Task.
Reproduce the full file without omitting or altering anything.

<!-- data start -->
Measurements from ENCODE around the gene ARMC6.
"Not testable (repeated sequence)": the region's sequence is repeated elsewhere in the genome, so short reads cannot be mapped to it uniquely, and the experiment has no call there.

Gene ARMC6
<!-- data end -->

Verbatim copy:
Measurements from ENCODE around the gene ARMC6.
"Not testable (repeated sequence)": the region's sequence is repeated elsewhere in the genome, so short reads cannot be mapped to it uniquely, and the experiment has no call there.

Gene ARMC6